South Koreans Aren’t Marrying or Even Dating, Report Says

South Koreans Aren’t Marrying or Even Dating, Report Says
Carl Samson
January 21, 2019
South Koreans are losing interest in marriage that some have forgone dating altogether, a new report suggests.
Only three to four in 10 South Koreans between the ages of 20 and 44 are dating, with the employed being more likely to do so than the unemployed.
In 2012 — the latest year with available figures — 31% of men aged 30 to 34 dated, while only 14% of those aged 35 to 39 did, the Korea Institute for Health and Social Affairs said in its report, according to the Korea Herald.
Meanwhile, 30% of women aged 30 to 34 dated, while 21% between 35 and 39 did.
Figures of marriages are even lower: single men aged 25 to 29 increased from 64% in 1995 to 90% in 2015, while single women in the same age group rose from 30% to 77% in the same period.
The same trend emerged in older age groups: those aged 30 to 34 and 35 to 39 increased from 19% to 56%, while those aged 40 to 45 rose from 7% to 33%.
Interestingly, the report found that men with a higher level of education dated more, while women with a similar achievement dated less.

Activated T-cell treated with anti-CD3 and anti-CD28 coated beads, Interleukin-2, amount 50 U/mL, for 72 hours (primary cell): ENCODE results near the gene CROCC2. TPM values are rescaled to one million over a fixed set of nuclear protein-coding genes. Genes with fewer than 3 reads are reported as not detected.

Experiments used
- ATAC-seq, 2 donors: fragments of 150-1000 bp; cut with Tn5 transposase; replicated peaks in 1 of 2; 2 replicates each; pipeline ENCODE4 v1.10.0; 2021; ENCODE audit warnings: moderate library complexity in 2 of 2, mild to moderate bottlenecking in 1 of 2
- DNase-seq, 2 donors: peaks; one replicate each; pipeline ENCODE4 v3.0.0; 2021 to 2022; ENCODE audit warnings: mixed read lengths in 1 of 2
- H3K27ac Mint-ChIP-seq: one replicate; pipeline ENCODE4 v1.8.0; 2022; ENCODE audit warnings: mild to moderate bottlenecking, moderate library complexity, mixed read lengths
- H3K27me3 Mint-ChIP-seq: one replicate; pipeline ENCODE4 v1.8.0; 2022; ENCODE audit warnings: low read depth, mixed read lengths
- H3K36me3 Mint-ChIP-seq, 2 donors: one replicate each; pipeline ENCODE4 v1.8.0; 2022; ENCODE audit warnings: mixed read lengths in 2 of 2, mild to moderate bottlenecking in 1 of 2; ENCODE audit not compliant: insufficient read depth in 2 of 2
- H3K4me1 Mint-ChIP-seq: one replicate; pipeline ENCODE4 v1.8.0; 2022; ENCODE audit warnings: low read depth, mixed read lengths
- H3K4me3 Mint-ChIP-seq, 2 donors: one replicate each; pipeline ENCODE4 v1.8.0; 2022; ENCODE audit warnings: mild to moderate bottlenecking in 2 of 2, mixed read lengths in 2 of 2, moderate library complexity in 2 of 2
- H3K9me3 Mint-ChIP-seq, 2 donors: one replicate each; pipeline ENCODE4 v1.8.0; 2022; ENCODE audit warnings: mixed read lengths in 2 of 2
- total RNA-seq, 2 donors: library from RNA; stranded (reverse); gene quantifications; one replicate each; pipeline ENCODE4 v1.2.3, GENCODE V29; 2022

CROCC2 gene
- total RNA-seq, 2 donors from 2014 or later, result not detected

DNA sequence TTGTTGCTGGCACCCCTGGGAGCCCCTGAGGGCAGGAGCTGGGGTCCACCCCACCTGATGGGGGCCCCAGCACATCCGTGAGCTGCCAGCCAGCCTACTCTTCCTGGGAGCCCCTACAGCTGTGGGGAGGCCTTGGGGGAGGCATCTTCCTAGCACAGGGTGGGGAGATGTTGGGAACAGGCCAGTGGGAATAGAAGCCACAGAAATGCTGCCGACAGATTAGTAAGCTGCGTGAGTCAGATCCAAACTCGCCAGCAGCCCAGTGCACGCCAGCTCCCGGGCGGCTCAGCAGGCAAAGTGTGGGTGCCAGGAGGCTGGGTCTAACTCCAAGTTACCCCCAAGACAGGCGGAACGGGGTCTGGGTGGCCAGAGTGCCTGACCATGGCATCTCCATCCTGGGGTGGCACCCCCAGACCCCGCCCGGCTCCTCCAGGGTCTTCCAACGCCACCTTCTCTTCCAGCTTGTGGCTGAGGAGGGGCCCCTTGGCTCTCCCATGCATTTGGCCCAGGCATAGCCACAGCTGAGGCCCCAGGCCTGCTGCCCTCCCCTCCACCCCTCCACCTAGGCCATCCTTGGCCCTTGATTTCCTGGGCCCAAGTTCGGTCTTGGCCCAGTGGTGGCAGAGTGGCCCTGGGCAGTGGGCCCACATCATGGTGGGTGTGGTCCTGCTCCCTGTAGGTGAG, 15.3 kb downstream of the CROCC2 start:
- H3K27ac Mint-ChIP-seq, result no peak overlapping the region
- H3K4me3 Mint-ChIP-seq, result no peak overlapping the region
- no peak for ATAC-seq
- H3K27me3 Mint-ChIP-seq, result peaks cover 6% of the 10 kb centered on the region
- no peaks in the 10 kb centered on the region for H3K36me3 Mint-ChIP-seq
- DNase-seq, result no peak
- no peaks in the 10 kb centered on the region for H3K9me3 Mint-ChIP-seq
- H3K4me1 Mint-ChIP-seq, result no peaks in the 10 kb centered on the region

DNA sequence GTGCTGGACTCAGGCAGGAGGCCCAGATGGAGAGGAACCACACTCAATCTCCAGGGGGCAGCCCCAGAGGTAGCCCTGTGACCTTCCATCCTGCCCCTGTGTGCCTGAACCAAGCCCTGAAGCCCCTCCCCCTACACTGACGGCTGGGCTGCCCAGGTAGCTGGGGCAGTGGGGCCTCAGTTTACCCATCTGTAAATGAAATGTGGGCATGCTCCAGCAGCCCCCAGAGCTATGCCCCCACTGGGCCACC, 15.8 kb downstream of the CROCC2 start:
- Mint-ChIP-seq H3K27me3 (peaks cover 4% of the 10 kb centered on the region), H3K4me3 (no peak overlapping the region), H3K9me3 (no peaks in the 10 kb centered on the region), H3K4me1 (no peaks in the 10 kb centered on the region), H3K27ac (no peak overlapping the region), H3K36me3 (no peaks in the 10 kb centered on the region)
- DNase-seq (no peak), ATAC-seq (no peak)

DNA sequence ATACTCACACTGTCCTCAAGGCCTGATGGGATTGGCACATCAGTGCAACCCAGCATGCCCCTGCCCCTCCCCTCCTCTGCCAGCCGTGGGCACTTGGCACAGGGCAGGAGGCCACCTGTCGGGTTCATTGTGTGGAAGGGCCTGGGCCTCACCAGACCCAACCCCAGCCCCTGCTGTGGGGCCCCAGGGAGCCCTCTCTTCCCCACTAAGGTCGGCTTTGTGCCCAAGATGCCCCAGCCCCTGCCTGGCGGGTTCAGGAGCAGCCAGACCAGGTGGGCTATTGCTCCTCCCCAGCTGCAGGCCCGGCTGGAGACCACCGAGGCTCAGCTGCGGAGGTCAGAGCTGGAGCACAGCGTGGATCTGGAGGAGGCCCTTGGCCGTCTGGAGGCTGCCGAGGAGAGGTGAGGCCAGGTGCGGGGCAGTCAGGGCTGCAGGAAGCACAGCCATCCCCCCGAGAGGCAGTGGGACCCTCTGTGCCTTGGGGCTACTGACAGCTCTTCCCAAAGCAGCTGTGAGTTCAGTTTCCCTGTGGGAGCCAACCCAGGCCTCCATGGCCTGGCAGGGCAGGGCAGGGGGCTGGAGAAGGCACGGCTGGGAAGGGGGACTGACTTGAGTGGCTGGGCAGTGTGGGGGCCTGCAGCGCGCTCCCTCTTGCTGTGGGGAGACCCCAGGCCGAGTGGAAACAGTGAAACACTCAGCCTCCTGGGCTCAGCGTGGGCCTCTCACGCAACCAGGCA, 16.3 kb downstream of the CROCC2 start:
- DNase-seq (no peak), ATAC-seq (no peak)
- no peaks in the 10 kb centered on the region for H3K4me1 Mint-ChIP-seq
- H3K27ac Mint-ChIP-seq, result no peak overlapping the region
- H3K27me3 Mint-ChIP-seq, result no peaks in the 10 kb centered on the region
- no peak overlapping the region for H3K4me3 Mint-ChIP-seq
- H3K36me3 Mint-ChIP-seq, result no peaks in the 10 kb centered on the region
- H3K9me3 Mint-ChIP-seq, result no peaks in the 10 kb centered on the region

And while no men without any income dated, 21% of women who had no money did.
Having the lowest birth rate in the world, South Korea is on its way to a demographic time bomb, facing “natural extinction by 2750,” according to a government study published in 2014.
By the end of 2018, its birth rate dropped to 0.95, which means only 95 children are born to every 100 women — and a rate of 2.1 is required to maintain a stable population.
The trend has resulted in an aging society, the same trajectory of neighboring Japan.
About a third of the South Korean population will be at least 65 years old by 2030, according to estimates.
Common factors surface as South Koreans explain their reasons for opting out of dating: economic burden and attention to work or studies. Additionally, many women believe that building a family does not only incur financial but social costs in the patriarchal country — balancing work to become wives, mothers and daughters-in-law.
“Many women are aware of the unfairness they face after marriage,” a 32-year-old female freelancer in Seoul told the South China Morning Post. “These days, some women will even officially announce their plans to stay single and childless for the rest of their lives.”
To curb its problems, the South Korean government has offered to pay couples — including the richest 10% — up to $270 a month to have more children. And with regard to the concern of time in child-rearing, those with children below eight years old are now allowed to work one less hour a day.
Featured Image via YouTube / Arirang News
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